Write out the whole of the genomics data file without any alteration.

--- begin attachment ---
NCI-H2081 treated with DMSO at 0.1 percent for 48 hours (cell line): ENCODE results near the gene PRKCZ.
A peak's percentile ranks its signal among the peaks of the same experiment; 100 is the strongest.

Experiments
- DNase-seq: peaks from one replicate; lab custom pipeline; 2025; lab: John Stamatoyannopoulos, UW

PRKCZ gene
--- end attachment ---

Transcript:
NCI-H2081 treated with DMSO at 0.1 percent for 48 hours (cell line): ENCODE results near the gene PRKCZ.
A peak's percentile ranks its signal among the peaks of the same experiment; 100 is the strongest.

Experiments
- DNase-seq: peaks from one replicate; lab custom pipeline; 2025; lab: John Stamatoyannopoulos, UW

PRKCZ gene